Here is a belated update on the fantastic ‘Encountering the Sacred in Museums’ Study Day held in the British Museums on Friday 15th March 2013. You can get the whole programme from the Religion in Museums blog
Glastonbury Abbey cross
I was inspired by Karen Armstrong’s point in the first session that we need to learn the ‘science of compassion’. In the Q&A session she noted that instead of worrying what we say to or about religious communities, we really need to think about listening and engaging in a conversation with people of faith. She, and other speakers, also stressed that the sacred doesn’t have to be about religion: everybody has something which is sacred to them, something without which life would be lessened, something which they would die for.
The following session looked at London’s Jewish Museum and various Islamic art collections. Both speakers noted that religion was not the only factor in interpreting these collections: local and regional differences might come into play, and personal and dometic stories could bring these objects to life. The stories they told with specific objects brought them back to a human, domestic level which connected them to the experiences of people of faith or no faith.
The session in the afternoon looked at some British Museum exhibitions in detail. Steph Berns gave a brilliant insight into the sacred interactions which took place between people and objects in the ‘Treasures of Heaven’ exhibition. The stories of people quietly praying next to objects reminded me of my research at Glastonbury Abbey where people are often seen sitting in silent prayer or meditation. The day ended with a look at the Creationism Museum and the Witchcraft Museum, both run by members of communities of faith, albeit with drastically different missions and outlooks.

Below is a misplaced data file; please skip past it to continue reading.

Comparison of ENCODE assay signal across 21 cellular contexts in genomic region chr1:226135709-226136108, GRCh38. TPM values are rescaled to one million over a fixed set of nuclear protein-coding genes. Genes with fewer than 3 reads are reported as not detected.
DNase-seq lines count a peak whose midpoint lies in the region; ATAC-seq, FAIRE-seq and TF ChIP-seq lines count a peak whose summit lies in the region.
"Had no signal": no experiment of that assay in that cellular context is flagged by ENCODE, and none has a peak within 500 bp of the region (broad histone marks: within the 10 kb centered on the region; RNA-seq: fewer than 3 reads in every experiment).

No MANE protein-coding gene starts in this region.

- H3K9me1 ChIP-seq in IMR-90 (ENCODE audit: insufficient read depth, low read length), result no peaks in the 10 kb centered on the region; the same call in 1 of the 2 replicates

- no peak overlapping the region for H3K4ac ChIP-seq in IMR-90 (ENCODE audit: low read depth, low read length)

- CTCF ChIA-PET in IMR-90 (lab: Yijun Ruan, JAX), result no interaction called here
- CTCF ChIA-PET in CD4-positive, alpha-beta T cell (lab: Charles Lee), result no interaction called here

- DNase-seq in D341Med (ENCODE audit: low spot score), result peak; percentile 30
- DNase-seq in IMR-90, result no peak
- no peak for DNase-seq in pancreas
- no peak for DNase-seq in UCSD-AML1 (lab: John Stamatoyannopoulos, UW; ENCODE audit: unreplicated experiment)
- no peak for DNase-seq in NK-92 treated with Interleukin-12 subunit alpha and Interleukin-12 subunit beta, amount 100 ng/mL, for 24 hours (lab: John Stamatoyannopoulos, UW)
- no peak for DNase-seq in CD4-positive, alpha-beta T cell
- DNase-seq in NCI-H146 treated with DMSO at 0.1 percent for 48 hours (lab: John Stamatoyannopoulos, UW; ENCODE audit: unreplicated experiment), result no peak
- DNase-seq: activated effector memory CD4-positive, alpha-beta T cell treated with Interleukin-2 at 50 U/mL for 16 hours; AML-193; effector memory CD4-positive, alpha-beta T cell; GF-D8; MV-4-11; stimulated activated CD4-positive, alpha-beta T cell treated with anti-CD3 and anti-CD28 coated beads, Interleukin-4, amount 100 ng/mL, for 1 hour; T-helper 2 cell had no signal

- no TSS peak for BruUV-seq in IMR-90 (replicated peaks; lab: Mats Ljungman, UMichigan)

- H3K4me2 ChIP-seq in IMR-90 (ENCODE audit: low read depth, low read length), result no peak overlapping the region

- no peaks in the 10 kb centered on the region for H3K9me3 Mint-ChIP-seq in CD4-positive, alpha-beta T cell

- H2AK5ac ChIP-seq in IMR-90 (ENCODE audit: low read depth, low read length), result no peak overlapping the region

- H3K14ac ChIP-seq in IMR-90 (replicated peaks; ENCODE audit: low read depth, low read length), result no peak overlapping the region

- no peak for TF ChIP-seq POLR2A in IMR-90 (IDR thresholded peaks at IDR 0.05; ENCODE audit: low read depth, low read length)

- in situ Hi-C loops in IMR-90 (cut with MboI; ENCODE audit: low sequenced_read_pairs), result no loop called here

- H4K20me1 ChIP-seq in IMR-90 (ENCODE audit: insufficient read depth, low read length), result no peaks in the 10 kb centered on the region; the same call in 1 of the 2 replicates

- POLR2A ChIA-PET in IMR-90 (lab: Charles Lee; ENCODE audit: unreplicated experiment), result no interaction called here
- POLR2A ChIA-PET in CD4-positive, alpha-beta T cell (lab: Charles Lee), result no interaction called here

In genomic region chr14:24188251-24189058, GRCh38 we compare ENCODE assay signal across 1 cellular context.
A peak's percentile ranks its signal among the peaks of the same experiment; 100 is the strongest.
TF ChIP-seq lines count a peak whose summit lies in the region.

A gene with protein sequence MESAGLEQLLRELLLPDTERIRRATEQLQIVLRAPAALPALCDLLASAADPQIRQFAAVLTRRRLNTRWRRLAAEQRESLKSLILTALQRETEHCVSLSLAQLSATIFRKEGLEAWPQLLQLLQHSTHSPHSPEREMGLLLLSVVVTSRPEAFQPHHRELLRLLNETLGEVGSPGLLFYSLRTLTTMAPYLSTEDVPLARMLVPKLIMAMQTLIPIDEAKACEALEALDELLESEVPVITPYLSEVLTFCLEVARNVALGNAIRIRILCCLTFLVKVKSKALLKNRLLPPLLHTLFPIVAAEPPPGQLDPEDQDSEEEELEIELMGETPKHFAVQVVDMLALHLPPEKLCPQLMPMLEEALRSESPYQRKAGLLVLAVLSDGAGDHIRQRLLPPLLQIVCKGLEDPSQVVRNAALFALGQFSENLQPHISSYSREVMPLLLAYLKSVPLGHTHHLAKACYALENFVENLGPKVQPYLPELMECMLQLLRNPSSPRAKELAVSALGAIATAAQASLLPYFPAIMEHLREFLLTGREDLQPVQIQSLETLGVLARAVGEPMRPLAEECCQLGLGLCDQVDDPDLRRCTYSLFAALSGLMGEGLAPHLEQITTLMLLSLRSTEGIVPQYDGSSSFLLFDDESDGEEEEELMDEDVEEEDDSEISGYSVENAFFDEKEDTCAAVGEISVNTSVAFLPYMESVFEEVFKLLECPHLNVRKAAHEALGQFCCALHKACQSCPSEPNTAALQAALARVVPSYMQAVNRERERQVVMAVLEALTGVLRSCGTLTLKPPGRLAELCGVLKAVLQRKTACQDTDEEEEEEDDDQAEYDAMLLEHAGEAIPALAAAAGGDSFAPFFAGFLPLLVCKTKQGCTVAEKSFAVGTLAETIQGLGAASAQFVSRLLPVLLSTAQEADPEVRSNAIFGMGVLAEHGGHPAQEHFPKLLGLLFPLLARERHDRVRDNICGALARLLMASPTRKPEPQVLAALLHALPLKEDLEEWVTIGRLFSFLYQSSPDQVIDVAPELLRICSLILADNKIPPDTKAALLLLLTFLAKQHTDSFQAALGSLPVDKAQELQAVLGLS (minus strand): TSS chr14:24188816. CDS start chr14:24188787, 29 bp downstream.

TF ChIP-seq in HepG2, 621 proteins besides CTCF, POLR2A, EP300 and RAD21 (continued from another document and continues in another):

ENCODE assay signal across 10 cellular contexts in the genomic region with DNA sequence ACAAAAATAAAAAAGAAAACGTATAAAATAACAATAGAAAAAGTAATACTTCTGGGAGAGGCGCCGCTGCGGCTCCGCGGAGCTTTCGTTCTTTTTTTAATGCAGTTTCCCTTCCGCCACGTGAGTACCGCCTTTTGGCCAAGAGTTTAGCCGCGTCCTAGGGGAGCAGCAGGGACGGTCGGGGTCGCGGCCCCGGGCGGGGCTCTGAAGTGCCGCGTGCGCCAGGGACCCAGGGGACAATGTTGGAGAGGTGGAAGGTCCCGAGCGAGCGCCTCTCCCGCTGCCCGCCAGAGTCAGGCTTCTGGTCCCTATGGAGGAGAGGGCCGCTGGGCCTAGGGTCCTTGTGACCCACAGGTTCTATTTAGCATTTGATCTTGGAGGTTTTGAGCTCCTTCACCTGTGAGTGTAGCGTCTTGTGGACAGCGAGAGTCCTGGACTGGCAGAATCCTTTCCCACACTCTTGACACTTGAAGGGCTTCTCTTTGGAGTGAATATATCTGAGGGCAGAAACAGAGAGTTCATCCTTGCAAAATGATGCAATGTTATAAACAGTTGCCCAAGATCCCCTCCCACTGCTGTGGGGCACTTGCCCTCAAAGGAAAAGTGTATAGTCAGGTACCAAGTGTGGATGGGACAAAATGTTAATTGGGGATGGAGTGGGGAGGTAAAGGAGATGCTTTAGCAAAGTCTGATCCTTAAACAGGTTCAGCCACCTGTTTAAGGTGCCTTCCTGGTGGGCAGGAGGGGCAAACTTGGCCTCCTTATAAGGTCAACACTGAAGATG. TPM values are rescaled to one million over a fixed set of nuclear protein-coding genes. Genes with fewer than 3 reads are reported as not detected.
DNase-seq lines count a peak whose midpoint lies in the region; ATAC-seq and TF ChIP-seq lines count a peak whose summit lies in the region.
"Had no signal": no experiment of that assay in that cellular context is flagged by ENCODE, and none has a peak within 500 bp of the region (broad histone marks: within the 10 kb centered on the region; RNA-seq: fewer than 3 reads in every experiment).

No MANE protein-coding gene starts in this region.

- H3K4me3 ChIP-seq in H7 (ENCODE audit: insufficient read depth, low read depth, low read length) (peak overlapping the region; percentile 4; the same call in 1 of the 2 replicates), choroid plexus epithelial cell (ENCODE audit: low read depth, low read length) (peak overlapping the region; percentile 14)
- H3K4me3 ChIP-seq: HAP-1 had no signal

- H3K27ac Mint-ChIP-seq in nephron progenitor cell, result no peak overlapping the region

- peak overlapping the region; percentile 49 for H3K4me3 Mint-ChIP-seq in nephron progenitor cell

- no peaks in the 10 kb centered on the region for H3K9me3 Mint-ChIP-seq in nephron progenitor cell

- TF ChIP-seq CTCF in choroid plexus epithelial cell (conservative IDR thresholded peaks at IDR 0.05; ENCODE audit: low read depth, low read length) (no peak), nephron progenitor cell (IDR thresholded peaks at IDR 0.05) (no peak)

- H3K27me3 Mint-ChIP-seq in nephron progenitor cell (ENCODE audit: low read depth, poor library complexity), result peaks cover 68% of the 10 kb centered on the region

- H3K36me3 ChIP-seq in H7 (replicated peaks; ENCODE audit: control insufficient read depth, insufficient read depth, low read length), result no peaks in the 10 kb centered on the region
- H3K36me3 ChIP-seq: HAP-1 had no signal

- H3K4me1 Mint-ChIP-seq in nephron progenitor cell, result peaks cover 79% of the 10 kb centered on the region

I’m not doing the day justice here and I’m hoping that the organisers will be able to put up some version of the talks online. There are lots of people working on this topic but they are often in quite disparate disciplines. ‘Encountering the Sacred in Museums’ was such a success because it brought different methodologies, collections and theoretical perspectives together in one place.
Last Thursday and Friday I attended the UMG 2013 conference, held at the Ashmolean Museum in Oxford. Overall the message of the conference was that university museums are doing relatively well, but that strong leadership and ingenuity was the order of the day. Speaking of leadership Dr Nick Merriman (Manchester Museum) stepped down as chair and Kate Arnold-Forster (UMASCS Reading) and Sally MacDonald (UCL Museums) took over as joint chairs of UMG. On a side note, before the conference started I went on a tour of the Oxford University Natural History Museum’s roof and have included a few images in this post.
whale skeleton OUNHM
The conference kicked off with a speech from former Secretary of State for DCMS Baron Chris Smith of Finsbury, a general celebration of university museums. The next day the conference started with a presentation from David Sweeney from HEFCE talking about state funding and the impact of tuition fees. He stressed the need for university museums to actively demonstrate their importance to their home institutions and argue the case for financial support.
Roof of the OUNHM